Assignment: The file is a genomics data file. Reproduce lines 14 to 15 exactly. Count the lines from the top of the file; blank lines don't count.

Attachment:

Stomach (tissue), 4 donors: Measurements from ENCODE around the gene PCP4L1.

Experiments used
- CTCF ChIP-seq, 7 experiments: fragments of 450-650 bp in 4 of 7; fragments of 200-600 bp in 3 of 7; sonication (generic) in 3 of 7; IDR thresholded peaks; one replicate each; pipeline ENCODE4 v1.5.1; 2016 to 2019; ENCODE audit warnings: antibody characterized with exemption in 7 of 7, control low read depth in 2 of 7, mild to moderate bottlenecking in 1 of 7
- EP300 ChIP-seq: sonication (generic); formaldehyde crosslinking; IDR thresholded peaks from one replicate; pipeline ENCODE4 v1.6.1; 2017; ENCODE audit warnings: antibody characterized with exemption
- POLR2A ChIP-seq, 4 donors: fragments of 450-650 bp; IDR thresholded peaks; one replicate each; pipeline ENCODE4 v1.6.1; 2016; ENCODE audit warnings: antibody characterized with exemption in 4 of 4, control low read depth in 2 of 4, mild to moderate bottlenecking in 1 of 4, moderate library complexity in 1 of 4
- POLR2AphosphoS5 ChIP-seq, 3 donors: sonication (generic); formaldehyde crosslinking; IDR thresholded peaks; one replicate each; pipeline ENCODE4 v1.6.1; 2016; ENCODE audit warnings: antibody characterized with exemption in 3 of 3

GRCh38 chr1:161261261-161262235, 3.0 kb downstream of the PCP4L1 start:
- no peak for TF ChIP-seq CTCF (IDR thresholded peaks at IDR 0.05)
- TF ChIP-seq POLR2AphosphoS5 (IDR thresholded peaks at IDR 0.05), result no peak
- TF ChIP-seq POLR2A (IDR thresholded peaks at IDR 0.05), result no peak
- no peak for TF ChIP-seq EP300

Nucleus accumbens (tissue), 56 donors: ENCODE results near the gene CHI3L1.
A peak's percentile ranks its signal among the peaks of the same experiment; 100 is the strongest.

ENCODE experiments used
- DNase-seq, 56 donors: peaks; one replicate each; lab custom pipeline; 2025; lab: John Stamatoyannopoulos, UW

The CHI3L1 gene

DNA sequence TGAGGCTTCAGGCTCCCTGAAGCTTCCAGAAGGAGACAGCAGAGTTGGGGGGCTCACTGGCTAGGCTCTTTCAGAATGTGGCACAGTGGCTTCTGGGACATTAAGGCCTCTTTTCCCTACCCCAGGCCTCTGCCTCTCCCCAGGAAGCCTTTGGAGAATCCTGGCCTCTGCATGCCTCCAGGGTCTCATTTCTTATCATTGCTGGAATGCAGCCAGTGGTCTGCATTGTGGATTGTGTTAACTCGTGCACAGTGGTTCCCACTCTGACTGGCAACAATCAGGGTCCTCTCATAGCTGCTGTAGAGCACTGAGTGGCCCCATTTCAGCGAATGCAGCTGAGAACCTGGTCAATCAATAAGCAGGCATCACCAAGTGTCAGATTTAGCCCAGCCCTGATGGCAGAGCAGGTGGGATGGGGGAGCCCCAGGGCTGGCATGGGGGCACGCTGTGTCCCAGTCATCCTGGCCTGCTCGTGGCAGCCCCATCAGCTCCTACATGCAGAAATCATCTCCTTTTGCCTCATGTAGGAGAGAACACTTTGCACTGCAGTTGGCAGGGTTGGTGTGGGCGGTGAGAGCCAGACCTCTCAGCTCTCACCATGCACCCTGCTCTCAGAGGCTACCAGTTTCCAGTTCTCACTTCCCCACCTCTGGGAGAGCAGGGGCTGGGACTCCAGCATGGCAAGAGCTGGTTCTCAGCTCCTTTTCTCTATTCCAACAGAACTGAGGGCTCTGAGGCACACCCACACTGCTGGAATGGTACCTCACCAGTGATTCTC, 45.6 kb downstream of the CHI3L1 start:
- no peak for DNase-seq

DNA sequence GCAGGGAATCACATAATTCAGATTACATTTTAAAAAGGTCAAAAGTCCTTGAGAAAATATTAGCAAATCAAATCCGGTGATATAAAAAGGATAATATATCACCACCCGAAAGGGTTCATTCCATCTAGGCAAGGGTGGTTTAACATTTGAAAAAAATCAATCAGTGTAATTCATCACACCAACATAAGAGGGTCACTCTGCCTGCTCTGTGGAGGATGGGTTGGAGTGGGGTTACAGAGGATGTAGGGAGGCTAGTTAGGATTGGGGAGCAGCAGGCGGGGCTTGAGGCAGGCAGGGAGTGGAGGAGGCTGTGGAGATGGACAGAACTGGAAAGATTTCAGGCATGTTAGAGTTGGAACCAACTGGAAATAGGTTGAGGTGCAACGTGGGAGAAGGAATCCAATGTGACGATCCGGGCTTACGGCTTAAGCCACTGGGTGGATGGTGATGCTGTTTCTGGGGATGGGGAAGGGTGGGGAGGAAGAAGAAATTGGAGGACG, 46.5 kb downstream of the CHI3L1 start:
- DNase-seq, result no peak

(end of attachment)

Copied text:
ENCODE experiments used
- DNase-seq, 56 donors: peaks; one replicate each; lab custom pipeline; 2025; lab: John Stamatoyannopoulos, UW